Got it? For a man who promised to fix Washington, Trump’s achievement of making Washington more broken than he found it, even on a short-term funding bill, should not go unnoticed.
Members of Congress, especially appropriators, learned some hard lessons in past shutdowns and were acting on them. They began negotiations early and had Democrats and Republicans at the table from the start. They kept their progress mostly quiet and avoided airing early disagreements in the press, which has an uncanny way of making things worse, not better.
On the other side of Pennsylvania Avenue, the president is in the process of doubling down on the habits that broke Washington in the first place. He’s governing for his base, freezing out Democrats whose votes he’ll need in the Senate, ignoring Republicans who disagree with him, and trying to pass big things with small numbers.
And when in doubt, he Tweets.
Listening can’t hurt
The first thing President Trump should probably do to get his wall built, with taxpayer money no less, is to convince members of his own party that it’s a good idea. Even better, he should listen to his fellow Republicans, including nearly every member of the Texas congressional delegation, about why they oppose the idea.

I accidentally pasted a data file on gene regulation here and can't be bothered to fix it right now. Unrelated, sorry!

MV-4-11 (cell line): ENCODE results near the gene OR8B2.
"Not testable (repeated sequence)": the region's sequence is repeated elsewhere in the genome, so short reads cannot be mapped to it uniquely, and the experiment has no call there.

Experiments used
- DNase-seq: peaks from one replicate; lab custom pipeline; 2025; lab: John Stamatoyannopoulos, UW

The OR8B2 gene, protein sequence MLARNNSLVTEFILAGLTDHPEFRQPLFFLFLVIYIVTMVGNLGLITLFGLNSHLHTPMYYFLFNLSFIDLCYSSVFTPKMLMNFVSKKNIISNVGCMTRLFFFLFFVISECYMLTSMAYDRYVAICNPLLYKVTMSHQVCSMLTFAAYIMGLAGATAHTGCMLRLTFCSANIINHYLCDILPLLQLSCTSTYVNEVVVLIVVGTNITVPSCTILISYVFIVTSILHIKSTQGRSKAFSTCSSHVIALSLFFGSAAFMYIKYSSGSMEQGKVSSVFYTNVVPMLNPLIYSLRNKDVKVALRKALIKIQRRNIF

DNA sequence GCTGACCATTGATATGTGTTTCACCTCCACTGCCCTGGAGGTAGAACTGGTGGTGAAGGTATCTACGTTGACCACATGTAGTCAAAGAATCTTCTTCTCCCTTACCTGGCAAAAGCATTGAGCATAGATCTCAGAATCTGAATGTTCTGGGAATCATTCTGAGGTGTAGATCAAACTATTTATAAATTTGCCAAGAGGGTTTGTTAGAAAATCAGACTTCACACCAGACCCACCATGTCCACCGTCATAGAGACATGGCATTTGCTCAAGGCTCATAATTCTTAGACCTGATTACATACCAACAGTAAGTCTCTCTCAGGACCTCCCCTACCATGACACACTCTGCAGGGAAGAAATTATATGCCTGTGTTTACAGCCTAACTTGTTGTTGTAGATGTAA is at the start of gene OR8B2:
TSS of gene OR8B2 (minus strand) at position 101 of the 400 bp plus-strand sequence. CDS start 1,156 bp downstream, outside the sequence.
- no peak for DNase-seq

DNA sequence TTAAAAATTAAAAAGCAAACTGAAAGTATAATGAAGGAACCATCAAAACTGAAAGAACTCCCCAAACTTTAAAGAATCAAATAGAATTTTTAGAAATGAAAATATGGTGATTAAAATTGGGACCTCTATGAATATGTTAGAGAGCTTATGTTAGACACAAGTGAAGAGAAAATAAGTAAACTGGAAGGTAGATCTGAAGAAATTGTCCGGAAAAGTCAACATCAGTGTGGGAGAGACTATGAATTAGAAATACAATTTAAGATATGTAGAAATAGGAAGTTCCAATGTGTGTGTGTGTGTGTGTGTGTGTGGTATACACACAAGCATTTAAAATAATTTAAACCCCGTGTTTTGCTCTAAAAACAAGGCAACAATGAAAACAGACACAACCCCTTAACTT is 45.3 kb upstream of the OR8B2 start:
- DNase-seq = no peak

Rep. Will Hurd (R-Tex.), whose sprawling district runs along 800 miles of the Southern border, calls a continuous wall “the most expensive and least effective way to secure the border.”
Rep. Leonard Lance (R-N.J.) told CNN Tuesday he’s for border security, but a physical wall across the entire 2,200 expanse is not necessary “at all.”
Sen. Lindsey Graham (R-S.C.) said essentially the same thing that nearly any Republican says after visiting the Southern border. “I’m for a wall where it makes sense, but a 2,200 mile wall doesn’t make a whole lot of sense. There’s not a big appetite for that.”
Trump’s path to avoiding a shutdown at the end of the week is even easier — do nothing. Stop negotiating. Listen to your Congressional leadership and take the deal they’ve negotiated. The economy doesn’t need the threat of a shutdown and voters don’t need to revisit the now routine disappointment that their own government in Washington can even get the basics done. Because guess what — for once, the Do-nothing Congress has gotten a lot done on this bill.
There’s an old saying in Washington that President Trump would probably enjoy, but only because it came from a famous general — Gen. George Patton, who liked to say, “Lead, follow, or get out of the way.”
As the clock ticks toward Friday at midnight, President Trump should take Patton’s advice to heart. Republicans and Democrats on Capitol Hill have already shown leadership on this issue. The one thing they need now is for President Trump to get out of the way.
Roll Call columnist Patricia Murphy covers national politics for The Daily Beast. Previously, she was the Capitol Hill bureau chief for Politics Daily and founder and editor of Citizen Jane Politics. Follow her on Twitter @1PatriciaMurphy.